298. See Nissei Sangyo Am., Ltd. v. IRS, No. 95-1019, 1998 U.S. Dist. LEXIS 2966, at **2-3 (D.D.C. Jan. 28, 1998) (holding that because the Federal Rules of Civil Procedure "established a separate exception to discovery for expert materials . . . Exemption 5 of the FOIA . . . incorporates" it).
299. See Sheldone v. Pa. Turnpike Comm'n, 104 F. Supp. 2d 511, 515 (W.D. Pa. 2000) (recognizing, in non-FOIA case, privilege for communications arising from mediation process); Folb v. Motion Picture Indus. Pension & Health Plans, 16 F. Supp. 2d 1164, 1180-81 (C.D. Cal. 1998) (holding, in non-FOIA case, that federal mediation privilege protects all communications exchanged in course of formal mediation proceeding), aff'd, 216 F.3d 1082 (9th Cir. 2000) (unpublished table decision); cf. 28 U.S.C. Â§ 652(d) (2000) (requiring district courts to provide by local rule for confidentiality of alternative dispute resolution proceedings); 5 U.S.C. Â§ 574(j) (2000) ("A dispute resolution communication which is between a neutral and a party and which may not be disclosed under this section shall also be exempt from disclosure under section 552(b)(3).").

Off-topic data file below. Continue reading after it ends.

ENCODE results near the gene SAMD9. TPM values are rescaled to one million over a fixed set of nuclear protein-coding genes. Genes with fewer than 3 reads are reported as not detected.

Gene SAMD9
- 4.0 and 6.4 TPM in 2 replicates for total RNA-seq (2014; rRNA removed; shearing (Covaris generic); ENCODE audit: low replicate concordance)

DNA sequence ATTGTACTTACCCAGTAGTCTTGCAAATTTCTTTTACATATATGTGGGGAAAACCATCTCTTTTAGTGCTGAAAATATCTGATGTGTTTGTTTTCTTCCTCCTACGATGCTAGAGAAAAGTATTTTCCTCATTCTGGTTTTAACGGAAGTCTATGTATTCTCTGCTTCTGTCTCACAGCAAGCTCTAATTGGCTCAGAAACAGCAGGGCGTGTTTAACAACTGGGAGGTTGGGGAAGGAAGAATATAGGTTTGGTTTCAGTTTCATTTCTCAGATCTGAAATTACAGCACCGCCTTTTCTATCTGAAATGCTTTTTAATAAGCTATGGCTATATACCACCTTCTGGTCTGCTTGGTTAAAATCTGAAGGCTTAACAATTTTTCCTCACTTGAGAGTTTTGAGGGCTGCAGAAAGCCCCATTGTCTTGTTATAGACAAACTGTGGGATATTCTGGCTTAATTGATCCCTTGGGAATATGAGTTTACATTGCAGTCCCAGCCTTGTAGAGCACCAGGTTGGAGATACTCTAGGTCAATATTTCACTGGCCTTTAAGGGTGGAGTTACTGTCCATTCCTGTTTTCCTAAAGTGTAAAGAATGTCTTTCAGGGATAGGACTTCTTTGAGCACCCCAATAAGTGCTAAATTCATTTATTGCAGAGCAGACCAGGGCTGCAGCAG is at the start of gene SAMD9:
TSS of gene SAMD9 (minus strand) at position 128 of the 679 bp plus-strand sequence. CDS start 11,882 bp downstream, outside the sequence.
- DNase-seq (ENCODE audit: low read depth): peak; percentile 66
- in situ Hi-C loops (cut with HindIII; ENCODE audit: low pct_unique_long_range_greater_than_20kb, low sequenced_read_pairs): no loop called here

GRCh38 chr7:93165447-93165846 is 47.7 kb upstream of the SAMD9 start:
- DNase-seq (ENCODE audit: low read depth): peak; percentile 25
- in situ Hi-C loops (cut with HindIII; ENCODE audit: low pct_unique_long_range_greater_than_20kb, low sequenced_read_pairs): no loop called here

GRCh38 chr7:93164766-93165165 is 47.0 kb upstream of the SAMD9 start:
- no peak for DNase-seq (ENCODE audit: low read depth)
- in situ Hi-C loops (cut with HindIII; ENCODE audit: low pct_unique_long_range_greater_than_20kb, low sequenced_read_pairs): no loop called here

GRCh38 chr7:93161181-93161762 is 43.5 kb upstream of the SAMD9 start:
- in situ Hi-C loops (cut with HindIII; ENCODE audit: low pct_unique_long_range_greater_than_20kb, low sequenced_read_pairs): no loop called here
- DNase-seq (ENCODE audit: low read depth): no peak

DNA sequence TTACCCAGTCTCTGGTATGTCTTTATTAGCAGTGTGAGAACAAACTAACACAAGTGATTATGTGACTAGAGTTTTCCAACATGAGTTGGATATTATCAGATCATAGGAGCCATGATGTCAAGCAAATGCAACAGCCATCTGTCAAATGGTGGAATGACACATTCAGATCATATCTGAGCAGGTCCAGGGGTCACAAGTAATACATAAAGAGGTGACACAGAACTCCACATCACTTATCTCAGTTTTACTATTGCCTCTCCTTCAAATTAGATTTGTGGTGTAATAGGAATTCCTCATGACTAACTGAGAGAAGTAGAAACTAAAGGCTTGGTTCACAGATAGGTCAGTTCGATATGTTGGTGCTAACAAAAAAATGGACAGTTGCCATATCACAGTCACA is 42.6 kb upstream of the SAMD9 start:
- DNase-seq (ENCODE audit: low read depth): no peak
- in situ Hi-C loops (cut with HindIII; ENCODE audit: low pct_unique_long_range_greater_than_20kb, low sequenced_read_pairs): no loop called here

300. See, e.g., Sneirson v. Chem. Bank, 108 F.R.D. 159, 162 (D. Del. 1985) (non-FOIA case); Cincotta v. City of New York, No. 83-7506, 1984 WL 1210, at **1-2 (S.D.N.Y. Nov. 14, 1984) (non-FOIA case); cf. Brady-Lunny v. Massey, 185 F. Supp. 2d 928, 931 (C.D. Ill. 2002) (declining to order release under state law of any records that would be protected under FOIA).